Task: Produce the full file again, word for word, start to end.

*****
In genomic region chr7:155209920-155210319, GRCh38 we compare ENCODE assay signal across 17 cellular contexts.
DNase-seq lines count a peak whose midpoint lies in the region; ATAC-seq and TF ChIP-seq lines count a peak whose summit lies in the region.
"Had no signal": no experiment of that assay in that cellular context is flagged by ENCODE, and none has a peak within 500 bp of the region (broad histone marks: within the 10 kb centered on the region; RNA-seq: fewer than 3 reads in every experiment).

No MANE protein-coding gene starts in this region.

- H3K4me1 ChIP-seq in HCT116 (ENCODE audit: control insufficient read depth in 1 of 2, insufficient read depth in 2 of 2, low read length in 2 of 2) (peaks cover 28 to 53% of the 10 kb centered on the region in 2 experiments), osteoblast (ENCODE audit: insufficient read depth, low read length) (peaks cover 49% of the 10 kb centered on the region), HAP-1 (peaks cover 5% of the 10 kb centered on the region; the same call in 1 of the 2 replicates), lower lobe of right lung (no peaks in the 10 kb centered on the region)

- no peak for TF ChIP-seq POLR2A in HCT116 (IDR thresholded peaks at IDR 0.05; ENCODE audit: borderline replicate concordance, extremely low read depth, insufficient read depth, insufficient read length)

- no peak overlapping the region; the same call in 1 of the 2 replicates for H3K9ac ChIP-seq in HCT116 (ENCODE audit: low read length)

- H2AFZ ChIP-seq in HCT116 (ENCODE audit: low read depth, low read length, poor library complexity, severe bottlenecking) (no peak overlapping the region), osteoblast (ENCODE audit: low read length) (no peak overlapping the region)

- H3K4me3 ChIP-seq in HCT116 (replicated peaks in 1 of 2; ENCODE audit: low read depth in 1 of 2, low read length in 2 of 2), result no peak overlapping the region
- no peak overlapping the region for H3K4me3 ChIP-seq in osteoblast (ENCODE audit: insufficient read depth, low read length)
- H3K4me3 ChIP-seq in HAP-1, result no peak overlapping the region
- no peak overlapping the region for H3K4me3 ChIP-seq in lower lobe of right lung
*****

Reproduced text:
In genomic region chr7:155209920-155210319, GRCh38 we compare ENCODE assay signal across 17 cellular contexts.
DNase-seq lines count a peak whose midpoint lies in the region; ATAC-seq and TF ChIP-seq lines count a peak whose summit lies in the region.
"Had no signal": no experiment of that assay in that cellular context is flagged by ENCODE, and none has a peak within 500 bp of the region (broad histone marks: within the 10 kb centered on the region; RNA-seq: fewer than 3 reads in every experiment).

No MANE protein-coding gene starts in this region.

- H3K4me1 ChIP-seq in HCT116 (ENCODE audit: control insufficient read depth in 1 of 2, insufficient read depth in 2 of 2, low read length in 2 of 2) (peaks cover 28 to 53% of the 10 kb centered on the region in 2 experiments), osteoblast (ENCODE audit: insufficient read depth, low read length) (peaks cover 49% of the 10 kb centered on the region), HAP-1 (peaks cover 5% of the 10 kb centered on the region; the same call in 1 of the 2 replicates), lower lobe of right lung (no peaks in the 10 kb centered on the region)

- no peak for TF ChIP-seq POLR2A in HCT116 (IDR thresholded peaks at IDR 0.05; ENCODE audit: borderline replicate concordance, extremely low read depth, insufficient read depth, insufficient read length)

- no peak overlapping the region; the same call in 1 of the 2 replicates for H3K9ac ChIP-seq in HCT116 (ENCODE audit: low read length)

- H2AFZ ChIP-seq in HCT116 (ENCODE audit: low read depth, low read length, poor library complexity, severe bottlenecking) (no peak overlapping the region), osteoblast (ENCODE audit: low read length) (no peak overlapping the region)

- H3K4me3 ChIP-seq in HCT116 (replicated peaks in 1 of 2; ENCODE audit: low read depth in 1 of 2, low read length in 2 of 2), result no peak overlapping the region
- no peak overlapping the region for H3K4me3 ChIP-seq in osteoblast (ENCODE audit: insufficient read depth, low read length)
- H3K4me3 ChIP-seq in HAP-1, result no peak overlapping the region
- no peak overlapping the region for H3K4me3 ChIP-seq in lower lobe of right lung